We Are Family” Rye Bread ‘n Brie & Fondue
Goddess Supper” Potted Cheese

Saucy Sauces:

Comfort & Joy” Cranberry Sauce
Father & Son” Bourbon Sautéed Mushrooms
“A Little Leftover” Wine Jelly

One-of-a-Kind Salads:

Pork Ninjas” Salad Dressing
Poverty Line” Potato Salad
Stuck on Reduction” Watermelon Salad

*Sin*-ful Side Dishes:

Comfort of Home” Sherry Potatoes
Proud Mary” Fried Green Tomatoes

Distinctive Desserts:

Pumpkin Pie in the Great Outdoors
Thank You” Chocolate Cupcake Bombs
Fight Night” Kahlua Cookie Cake
Milk & Cookies for the “Real” Santa

The-Morning-After Breakfasts:

Sisterhood” Maple Rum Crepes
Working Past Midnight” French Toast

“Blessed is the season which engages the whole world in a conspiracy of love.”
Hamilton W. Mabie

“Hand Made” Egg Nog

Posted on: December 7th, 2011 by Carla Johnson No Comments
If you see a fat man who is jolly and cute,
Wearing a beard and a red flannel suit,
And if he is chuckling and laughing away,
While flying around in a miniature sleigh
With eight tiny reindeer to pull him along,
then lets face it… your eggnog’s too strong!!

Just in time for the Holiday Season! Two wonderful drinks you can serve your guests.

When my husband’s Aunt Susan was a young child, she emigrated with her family – and her 9 siblings! – from the Netherlands, more specifically, Friesland.

By her early 20’s, Susan was well-settled into Canadian life when she met Robert Hogeboom. They fell in love, married and had two beautiful children. Sadly, while the children were still young and Bob was only in his 40’s, he succumbed to cancer. He passed away too quickly and too young.

Susan was energetic and creative and watched her children grow up to marry and have grandchildren, but in her late 50’s, she too succumbed to cancer.

It is an honour to remember Bob and Susan here on the blog. There were very special people who left us wanting so much more of them.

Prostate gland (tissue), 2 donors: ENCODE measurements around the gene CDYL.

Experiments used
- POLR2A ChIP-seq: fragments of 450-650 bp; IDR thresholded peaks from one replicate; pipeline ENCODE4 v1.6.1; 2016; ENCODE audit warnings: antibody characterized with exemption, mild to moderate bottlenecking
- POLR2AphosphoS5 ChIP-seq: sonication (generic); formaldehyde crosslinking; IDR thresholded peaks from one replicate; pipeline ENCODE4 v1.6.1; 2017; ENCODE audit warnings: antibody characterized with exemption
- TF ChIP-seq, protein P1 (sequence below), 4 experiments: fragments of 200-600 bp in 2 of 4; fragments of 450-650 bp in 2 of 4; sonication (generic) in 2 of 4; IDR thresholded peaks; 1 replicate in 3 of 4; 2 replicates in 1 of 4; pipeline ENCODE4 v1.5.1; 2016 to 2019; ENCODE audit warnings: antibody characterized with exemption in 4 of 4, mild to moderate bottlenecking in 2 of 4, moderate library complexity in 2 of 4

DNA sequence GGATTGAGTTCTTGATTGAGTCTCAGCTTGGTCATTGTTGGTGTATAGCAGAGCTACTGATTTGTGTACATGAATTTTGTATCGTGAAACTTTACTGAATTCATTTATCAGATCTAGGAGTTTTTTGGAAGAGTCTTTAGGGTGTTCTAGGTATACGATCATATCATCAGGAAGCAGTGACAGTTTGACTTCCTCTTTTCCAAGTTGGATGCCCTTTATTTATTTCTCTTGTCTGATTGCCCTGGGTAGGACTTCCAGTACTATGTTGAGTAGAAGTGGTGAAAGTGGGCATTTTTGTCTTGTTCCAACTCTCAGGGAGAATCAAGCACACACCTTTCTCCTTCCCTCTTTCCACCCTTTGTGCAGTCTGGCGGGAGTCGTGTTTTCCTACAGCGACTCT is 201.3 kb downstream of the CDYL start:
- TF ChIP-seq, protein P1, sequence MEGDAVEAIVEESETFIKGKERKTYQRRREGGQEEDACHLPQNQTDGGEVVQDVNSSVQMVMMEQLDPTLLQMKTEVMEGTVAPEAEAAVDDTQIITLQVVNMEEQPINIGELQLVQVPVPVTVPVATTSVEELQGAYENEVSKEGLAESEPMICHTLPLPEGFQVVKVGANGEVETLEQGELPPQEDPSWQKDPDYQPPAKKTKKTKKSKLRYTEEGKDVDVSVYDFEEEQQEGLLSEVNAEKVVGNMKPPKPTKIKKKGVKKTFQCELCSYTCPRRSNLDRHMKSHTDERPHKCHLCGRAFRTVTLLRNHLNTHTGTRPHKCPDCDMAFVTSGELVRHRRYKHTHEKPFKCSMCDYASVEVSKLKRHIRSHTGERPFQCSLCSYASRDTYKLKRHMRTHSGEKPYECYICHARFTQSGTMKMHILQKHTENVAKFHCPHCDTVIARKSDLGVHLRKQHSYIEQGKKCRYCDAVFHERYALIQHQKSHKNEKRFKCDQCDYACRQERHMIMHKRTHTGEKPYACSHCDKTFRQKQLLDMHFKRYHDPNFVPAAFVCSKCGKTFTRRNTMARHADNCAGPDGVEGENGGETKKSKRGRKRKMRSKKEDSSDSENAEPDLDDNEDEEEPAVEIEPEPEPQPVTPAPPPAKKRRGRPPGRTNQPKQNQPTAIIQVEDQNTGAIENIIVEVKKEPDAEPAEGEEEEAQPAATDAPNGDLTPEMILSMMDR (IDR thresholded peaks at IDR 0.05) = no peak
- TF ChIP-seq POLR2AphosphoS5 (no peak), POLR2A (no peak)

Bob and Susan loved to entertain and Bob always made his own eggnog at Christmas time. Interestingly, he always made it by hand. He said the key was to mix it all with your bare fingers. I think it was his way of adding love. All great cooks know good food needs love. So, roll up your sleeves, scrub your hands really well and let’s get to work.


Uncle Bob’s “Hand Made” Egg Nog


6 egg yolks
1 cup granular sugar
2 cups cognac
1 cup white rum
8 cups (2 quarts) 15% cream
1/2 cup confectioner’s sugar
6 egg whites

1. Beat egg yolks until thick.

2. Gradually add granular sugar until it becomes light in colour.

3. Slowly stir in the alcohol, cognac and rum.

4. Add add the cream and 3 of the egg whites. Stir until mixed thoroughly.

5. In a separate bowl, beat remaining egg whites until thick, then gradually add the confectioner’s sugar.

6. Beat the egg whites and sugar until soft peaks form.

7. Gently stir the egg whites and sugar mixture into the egg yolk mixture.

8. Serve in glasses and garnish.

*By the way, Bob’s egg nog recipe remains popular with many of their relatives & friends. They have all made his egg nog over the years, but none of them make it by hand. 😉

Raise a glass of Christmas Cheer!

Susan was very musical and she often sang with her sisters. They all have great sense of humour and call themselves “The Sour Lemon Sisters.” One of her sisters, Maaike, whips up a very “sin”ful drink she calls Northern Slush. She once served it at a company gathering where it was a hit. One of the people at the party asked for the recipe and as Maaike was writing out the recipe, she realized she had accidentally doubled the liquor in the party batch. That night, a good time was had by all! :-)